It was also partly the experience of the language of another time that hooked me as a kid, especially when the singer used a word or phrase that was still used by my parents or grandparents who are from the west of Northern Ireland and occasionally use words that would utterly baffle the average Londoner. It’s okay if the audience have to work a bit harder to understand the meaning of a song, as long as it still does its job and tells the story. The story will be richer for it.

PB: I believe traditional Celtic music was used to accompany dances like reels and jigs. Time has stepped in and I imagine today's generation doesn’t associate the music with these dances. Are there other elements of Celtic music that may face extinction over time?

MO: Well, what we now call traditional music was once a part of mainstream contemporary culture. It’s meaning has now changed as people’s lives have changed. Important factors are the growth of the recording industry (which has created terms like ‘Celtic music’) the adoption (some might say theft) of the music by nationalist movements, and the increase in interest in it in academia. All these things work to change common perceptions of the music and its meaning. Where once (and I’m only talking about my grandfather’s generation) we had ceilidhs and music making in the home, now we watch 'Riverdance' on DVD.

If I had to identify the biggest dangers to the music as a living changing part of mainstream culture I would say the standardization of performance by self-proclaimed experts (performers and academics) and the watered down Celtic flavoured dribbling of certain popular recording artists. All these people have an agenda: they want to put a fence round something that is common property.

PB: In the song ‘Early in the Spring’ a sailor comes home to find his girl married. This is an American song from North Carolina. How do the American songs you’ve chosen to perform and record on the album differ from those you learned as a young boy in England?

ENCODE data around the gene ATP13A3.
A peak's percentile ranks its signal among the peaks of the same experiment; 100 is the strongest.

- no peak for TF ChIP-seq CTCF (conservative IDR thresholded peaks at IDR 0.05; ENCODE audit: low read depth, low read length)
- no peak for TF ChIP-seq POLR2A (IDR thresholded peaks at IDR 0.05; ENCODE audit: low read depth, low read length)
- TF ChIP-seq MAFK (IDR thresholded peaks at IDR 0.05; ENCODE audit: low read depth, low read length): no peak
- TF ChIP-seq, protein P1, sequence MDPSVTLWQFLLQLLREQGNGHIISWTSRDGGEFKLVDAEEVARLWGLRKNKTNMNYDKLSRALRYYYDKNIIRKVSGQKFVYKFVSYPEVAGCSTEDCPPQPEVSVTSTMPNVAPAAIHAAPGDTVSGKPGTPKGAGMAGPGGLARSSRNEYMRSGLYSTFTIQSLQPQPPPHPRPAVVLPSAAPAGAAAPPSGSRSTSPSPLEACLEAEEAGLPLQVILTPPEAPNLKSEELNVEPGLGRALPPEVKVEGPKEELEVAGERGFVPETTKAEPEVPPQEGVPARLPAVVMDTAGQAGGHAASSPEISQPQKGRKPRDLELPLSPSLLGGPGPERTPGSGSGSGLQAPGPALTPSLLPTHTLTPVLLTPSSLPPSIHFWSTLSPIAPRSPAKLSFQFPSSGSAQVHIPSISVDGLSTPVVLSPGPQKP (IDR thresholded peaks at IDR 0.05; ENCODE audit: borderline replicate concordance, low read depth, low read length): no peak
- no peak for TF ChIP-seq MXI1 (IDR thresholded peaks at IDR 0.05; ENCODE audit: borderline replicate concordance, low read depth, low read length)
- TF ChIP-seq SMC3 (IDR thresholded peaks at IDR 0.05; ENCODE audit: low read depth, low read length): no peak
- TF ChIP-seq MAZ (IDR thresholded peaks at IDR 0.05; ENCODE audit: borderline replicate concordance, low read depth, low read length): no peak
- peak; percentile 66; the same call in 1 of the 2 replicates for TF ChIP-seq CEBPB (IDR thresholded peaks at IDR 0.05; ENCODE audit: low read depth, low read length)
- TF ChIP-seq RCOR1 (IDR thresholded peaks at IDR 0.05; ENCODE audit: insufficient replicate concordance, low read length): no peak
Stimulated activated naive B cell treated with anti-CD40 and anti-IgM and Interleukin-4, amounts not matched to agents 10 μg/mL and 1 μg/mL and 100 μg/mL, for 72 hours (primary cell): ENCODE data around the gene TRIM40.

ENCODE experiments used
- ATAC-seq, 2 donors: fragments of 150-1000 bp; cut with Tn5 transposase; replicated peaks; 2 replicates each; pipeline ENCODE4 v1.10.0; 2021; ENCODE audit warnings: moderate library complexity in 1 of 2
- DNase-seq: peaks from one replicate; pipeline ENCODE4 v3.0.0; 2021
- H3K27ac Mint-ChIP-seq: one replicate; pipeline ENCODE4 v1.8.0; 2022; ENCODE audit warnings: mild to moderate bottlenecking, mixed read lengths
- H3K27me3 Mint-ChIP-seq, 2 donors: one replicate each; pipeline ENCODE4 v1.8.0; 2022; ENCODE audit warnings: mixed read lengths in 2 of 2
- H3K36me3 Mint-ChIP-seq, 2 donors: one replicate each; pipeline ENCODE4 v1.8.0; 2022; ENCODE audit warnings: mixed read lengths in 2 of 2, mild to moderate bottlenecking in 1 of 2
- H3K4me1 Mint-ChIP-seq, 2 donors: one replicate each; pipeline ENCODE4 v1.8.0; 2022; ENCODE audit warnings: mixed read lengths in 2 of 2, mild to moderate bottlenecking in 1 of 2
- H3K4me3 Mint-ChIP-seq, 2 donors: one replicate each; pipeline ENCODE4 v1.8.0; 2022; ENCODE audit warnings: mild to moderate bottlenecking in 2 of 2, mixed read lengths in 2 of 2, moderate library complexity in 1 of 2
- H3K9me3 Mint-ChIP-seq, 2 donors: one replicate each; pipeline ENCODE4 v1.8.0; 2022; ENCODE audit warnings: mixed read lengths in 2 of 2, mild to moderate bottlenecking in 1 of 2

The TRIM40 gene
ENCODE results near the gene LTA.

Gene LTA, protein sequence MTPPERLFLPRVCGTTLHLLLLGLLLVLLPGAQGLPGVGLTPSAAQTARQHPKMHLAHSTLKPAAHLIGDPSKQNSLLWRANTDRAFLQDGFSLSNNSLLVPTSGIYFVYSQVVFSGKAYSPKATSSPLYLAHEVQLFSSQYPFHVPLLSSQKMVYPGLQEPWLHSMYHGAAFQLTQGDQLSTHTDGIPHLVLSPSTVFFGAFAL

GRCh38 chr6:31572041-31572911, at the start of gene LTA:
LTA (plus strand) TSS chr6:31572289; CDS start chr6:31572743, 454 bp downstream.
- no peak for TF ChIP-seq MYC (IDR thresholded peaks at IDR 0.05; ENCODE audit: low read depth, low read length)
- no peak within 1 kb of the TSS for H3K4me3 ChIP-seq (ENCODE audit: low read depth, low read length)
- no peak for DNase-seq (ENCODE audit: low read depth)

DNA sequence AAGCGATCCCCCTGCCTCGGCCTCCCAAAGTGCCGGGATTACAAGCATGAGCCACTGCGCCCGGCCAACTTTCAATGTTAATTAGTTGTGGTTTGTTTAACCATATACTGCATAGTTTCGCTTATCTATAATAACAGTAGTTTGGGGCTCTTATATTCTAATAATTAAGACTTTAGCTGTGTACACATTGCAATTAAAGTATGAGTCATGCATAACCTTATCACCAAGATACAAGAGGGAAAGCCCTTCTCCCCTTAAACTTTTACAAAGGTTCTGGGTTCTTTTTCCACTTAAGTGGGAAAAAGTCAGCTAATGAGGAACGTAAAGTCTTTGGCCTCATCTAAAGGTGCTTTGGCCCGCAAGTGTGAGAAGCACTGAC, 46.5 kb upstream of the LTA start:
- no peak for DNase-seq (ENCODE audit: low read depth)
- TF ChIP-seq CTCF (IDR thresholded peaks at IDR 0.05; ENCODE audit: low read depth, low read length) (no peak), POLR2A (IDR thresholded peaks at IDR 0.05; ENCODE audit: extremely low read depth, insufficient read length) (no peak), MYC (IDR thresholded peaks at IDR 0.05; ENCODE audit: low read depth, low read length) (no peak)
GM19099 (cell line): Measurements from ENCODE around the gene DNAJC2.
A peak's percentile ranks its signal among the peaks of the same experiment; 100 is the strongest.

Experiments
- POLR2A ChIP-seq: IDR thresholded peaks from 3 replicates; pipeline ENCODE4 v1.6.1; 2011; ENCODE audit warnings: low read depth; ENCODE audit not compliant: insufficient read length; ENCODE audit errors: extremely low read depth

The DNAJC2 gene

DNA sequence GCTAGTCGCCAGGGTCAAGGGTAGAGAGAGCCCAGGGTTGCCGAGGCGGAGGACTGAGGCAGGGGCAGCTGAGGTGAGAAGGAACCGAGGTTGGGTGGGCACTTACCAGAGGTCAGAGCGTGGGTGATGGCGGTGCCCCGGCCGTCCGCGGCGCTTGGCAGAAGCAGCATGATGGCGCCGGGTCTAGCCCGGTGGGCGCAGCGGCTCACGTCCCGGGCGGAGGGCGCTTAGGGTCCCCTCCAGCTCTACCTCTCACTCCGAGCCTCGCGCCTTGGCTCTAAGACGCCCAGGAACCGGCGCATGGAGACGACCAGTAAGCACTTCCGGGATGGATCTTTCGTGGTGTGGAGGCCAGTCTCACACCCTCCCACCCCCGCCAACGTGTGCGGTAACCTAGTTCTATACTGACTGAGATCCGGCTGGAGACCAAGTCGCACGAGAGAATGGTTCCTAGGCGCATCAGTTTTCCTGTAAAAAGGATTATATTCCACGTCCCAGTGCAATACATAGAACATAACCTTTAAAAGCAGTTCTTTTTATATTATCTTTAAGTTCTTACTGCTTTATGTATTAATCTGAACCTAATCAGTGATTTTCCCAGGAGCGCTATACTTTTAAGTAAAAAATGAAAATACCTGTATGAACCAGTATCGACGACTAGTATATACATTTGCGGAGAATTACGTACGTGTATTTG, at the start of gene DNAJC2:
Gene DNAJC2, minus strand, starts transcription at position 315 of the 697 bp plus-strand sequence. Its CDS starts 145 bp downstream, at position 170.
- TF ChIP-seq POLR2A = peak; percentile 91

MO: As a kid I heard and learned all kinds of music and songs, Irish songs, blues songs, rock’n’roll, country music. The differences are technical; a flattened third interval, a certain tendency to stretch out a phrase, a syncopated rhythm pattern… The American songs are familiar to those who know the British tradition, because their roots are the same.

PB: You recorded ‘You Can Kick’ in 2008 with Hey, Negrita’. Was it difficult to record as an ensemble player after having worked solo on tour?

MO: I enjoy playing with a band and getting stuck into full band arrangements. Your palette becomes more varied. I’ve played in bands since I was 14 so it was no great leap in the dark. I would say that working with bands and helping to arrange for them has influenced my approach to solo arrangements by increasing my awareness of dynamics and my skills in the importance of drama and storytelling in what I’m trying to do.

PB: Touring can create personality conflicts in the best of situations and the confined spaces of a touring vehicle and that lifestyle often create havoc on one’s personal life. Given that, do you still enjoy performing and touring with bands despite these potential setbacks?

MO: If you like petrol stations, aeroplane food, being ordered around by teenagers with laminated badges and don’t need a lot of sleep then it’s the best job in the world. I have witnessed and experienced the havoc it can cause but there are also camp fires, sunrises, gigs on the top of mountains and all sorts of other great things. I don’t want to do anything else.

PB: You contributed soundtrack material to the 2008 documentary by Alex Walker, ‘We Dreamed America’ which chronicled the British bands that revere and perform Americana music.

As an American, I was astonished to find young British performers wearing poodle skirts and bobby socks, imitating Elvis and Johnny Cash and defending the reputation of Dolly Parton. The paradox is that if you ask the average eighteen year old girl about the ‘jitterbug’ or ‘saddle shoes’, she wouldn’t have a clue as to what you were talking about.Having been involved so heavily in this production – appearing in it, writing soundtrack material and getting to know the British performers who love this music, do you think this movement is a fad or will it last?